Delhi has implemented significant measures such as relocation of industries from the main city to the outskirts, stricter control on power plants, implementation of the natural gas vehicle programme, improvement in vehicle technology and fuel quality, restricting more than eight-year-old heavy vehicles from entering the city limits and improvement in emission regulations.

“Immediately after the implementation of the CNG programme (in 2002), the CPCB had reported about 24 per cent drop in particulate levels from the 1996 levels.

Also, a study by the scientists at Jawaharlal Nehru University had shown significant drop in the levels of polycyclic aromatic hydrocarbons, which are a group of extremely toxic pollutants, in Delhi’s air immediately after the introduction of the CNG programme,” reminded Paritosh Tyagi, former chairperson of CPCB.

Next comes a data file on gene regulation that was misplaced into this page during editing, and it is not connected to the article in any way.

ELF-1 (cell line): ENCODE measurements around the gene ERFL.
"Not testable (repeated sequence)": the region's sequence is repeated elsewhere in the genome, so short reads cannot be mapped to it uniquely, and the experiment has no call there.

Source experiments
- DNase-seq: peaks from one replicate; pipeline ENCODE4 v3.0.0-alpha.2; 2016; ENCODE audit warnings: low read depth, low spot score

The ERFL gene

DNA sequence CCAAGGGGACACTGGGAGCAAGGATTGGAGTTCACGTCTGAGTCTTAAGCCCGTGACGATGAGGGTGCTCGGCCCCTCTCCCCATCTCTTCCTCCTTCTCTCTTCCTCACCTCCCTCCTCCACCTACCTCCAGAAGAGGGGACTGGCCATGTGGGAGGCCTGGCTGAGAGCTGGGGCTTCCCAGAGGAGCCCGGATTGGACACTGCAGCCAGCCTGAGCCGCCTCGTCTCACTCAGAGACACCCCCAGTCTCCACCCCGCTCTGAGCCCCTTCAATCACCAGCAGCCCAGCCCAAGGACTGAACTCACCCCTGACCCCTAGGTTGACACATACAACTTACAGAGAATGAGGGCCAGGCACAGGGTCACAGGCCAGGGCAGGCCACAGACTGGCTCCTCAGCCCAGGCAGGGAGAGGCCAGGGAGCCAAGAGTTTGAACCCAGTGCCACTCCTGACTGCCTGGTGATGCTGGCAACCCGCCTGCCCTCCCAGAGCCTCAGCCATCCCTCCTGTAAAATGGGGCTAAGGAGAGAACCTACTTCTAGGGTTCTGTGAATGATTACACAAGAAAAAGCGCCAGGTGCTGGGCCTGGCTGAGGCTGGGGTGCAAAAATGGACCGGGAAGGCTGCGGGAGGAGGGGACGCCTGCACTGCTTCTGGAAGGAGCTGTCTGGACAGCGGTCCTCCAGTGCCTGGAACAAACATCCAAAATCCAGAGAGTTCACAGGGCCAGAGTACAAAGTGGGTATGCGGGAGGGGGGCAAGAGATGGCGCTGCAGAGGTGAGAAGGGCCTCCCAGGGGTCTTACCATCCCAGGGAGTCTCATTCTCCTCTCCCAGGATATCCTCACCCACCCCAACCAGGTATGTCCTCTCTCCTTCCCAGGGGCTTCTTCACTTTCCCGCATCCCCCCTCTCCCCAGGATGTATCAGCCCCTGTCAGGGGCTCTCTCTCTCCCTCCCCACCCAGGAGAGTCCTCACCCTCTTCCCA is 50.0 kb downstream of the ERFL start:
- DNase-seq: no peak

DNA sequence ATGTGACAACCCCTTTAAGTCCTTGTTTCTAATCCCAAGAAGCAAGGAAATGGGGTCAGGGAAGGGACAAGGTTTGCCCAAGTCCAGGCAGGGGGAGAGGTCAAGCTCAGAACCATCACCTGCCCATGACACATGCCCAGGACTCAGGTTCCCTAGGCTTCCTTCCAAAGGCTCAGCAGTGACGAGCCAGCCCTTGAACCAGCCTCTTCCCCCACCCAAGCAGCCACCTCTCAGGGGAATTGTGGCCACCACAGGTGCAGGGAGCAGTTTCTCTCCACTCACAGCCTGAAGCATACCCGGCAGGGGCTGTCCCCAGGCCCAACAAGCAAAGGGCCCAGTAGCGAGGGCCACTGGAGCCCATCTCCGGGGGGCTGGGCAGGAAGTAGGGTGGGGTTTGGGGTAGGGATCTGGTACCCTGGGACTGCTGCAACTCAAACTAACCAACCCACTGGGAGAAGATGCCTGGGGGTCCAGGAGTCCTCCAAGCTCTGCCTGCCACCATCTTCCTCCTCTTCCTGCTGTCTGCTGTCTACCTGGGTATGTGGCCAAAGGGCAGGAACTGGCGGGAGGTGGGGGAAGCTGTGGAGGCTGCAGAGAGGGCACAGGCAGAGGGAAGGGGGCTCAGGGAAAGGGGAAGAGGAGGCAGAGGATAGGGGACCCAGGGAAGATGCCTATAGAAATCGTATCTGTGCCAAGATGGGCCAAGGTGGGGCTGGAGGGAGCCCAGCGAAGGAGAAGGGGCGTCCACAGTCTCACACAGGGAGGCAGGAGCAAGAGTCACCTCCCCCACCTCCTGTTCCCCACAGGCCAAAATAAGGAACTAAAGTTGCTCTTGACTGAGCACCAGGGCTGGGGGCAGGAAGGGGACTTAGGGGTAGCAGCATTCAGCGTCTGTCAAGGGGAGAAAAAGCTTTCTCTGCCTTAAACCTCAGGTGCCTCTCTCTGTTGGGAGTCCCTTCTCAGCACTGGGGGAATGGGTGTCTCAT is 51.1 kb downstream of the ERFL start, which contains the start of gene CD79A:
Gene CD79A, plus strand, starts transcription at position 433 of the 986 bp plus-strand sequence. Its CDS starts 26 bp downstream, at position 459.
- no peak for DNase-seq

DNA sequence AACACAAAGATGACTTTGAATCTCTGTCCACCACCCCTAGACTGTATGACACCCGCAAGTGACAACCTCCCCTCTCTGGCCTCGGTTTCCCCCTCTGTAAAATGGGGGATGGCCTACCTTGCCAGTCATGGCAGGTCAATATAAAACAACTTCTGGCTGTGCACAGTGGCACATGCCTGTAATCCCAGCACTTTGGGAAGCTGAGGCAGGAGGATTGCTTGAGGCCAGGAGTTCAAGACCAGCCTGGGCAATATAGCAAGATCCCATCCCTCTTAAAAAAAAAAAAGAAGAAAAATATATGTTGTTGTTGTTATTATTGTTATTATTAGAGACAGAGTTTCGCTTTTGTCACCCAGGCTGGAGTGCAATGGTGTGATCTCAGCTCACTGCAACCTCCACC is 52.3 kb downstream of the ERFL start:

Multi-pollutant crisis

But now, studies by several environmental NGOs have begun suggesting that Delhi has not been able to sustain the gains of such interventions as air pollution levels are rising again.

TERI's Sumit Sharma said exposure to high levels of particulate pollution remains a major health concern, but there is also a need to deal with the rising level of other pollutants. “The city is now facing a multi-pollutant crisis. Delhi now needs to worry about rising nitrogen oxide (NOx), ozone and air toxics for the coming generations,” he said.

The CSE points out that particulate matter or PM levels are still “unacceptably high and continue to be substantially above the national ambient air quality standards.” Delhi's PM level is around 60 when it should be 10.